Product Review

Sol Power Tile: Integrating PV into Clay Roofing

Used for thousands of years, clay roofing tiles are common in Europe, particularly in Mediterranean countries; in the U.S. they are found primarily on high-end, Mission-style buildings in Florida, California, and the Southwest. Clay tiles are expensive but have a number of positive environmental attributes: they’re made from readily available raw materials, won’t burn or rot, are insect-resistant, and are highly durable—often outlasting the roof decking on which they sit. Curved clay tiles have small air gaps at the roof edge and overlaps, allowing air to circulate under them and escape at the ridge, helping to cool the roof. U.S. Tile’s Mission-style tiles also have a solar reflective index (SRI) as high as 61—well above the Energy Star criterion of 25 for steep-sloped roofs and LEED’s requirement of 29.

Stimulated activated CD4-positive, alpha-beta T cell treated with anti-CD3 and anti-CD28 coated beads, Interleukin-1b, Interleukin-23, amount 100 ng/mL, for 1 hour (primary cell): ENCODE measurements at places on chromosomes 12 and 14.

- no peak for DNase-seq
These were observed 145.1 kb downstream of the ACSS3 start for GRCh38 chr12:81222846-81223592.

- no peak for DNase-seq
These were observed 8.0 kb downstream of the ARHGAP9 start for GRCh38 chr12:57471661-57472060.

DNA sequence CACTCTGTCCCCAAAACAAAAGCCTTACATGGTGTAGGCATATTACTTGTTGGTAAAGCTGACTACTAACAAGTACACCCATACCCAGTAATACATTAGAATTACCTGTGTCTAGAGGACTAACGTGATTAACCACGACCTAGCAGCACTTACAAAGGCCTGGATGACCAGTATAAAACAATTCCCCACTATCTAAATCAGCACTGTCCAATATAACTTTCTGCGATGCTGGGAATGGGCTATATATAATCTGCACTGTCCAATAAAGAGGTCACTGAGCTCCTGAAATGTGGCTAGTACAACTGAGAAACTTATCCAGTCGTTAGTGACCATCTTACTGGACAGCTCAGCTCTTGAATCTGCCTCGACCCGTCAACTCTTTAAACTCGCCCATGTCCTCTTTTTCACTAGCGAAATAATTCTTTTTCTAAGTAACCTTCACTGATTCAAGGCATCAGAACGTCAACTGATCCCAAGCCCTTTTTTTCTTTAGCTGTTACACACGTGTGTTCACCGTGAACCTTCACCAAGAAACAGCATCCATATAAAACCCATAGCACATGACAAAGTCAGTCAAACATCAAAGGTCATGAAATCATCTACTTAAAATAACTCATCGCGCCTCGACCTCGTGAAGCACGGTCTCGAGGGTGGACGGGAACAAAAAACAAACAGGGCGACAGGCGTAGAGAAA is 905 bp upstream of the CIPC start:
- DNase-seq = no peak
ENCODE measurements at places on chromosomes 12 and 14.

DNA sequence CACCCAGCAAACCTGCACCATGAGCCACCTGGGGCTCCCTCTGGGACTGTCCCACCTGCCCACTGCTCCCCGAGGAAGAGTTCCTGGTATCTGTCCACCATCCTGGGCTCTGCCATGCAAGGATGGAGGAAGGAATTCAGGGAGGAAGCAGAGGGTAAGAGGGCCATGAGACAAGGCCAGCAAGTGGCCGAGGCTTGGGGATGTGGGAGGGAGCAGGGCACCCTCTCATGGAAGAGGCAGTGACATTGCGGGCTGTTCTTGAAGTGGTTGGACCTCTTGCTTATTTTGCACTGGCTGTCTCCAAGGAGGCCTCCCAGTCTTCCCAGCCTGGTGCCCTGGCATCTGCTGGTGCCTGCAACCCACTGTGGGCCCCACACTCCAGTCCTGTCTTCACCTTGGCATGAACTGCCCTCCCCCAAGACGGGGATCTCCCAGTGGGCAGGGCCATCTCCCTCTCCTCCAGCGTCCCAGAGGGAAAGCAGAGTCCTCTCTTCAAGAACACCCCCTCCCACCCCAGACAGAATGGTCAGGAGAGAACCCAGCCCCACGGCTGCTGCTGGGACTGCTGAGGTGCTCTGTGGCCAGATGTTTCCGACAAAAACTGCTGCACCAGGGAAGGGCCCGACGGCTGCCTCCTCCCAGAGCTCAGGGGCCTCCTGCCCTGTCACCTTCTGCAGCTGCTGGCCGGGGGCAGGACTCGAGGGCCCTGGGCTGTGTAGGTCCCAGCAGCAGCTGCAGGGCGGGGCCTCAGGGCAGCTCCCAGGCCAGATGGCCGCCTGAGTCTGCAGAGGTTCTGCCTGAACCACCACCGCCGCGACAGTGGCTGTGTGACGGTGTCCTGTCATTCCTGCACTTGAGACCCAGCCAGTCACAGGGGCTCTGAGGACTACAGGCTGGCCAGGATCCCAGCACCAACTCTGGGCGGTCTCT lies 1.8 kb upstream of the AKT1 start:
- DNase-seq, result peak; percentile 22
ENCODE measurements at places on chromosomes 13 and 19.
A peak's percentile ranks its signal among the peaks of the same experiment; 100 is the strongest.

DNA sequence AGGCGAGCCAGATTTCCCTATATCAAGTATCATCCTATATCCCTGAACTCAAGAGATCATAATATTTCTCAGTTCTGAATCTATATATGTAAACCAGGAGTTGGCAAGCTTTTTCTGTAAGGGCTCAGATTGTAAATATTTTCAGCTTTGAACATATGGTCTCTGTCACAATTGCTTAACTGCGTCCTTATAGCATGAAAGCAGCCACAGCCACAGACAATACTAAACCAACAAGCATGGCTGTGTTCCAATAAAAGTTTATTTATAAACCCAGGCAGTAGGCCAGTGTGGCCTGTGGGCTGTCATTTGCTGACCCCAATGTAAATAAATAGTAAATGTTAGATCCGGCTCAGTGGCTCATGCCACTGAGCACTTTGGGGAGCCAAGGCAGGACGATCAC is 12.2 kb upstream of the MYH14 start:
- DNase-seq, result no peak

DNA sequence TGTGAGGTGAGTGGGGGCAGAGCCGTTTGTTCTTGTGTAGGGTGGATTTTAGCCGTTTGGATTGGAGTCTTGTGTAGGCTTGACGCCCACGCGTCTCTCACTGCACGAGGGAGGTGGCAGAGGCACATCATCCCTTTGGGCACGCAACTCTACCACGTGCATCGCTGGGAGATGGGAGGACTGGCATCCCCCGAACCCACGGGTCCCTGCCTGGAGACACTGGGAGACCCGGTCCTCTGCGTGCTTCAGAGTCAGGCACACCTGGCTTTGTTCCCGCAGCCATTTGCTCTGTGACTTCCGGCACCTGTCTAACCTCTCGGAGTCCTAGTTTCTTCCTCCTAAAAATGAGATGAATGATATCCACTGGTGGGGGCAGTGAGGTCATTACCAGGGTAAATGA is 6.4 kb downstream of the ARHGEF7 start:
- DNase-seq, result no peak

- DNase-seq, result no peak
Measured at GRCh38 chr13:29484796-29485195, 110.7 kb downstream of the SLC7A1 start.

Incorporating PV into a clay roof has, until now, been a challenge. Clay tiles are installed on roofs with steep slopes—typically a 4:12 pitch (a 4" rise for every 12" run or 10 cm for every 30 cm)—and the tiles are breakable, so walking on these roofs to install PV panels is treacherous. Mounting standard flat PV panels into the rafters or trusses risks damaging the tiles and requires careful flashing details to prevent moisture penetration.

Published October 29, 2010

Ehrlich, B. (2010, October 29). Sol Power Tile: Integrating PV into Clay Roofing. Retrieved from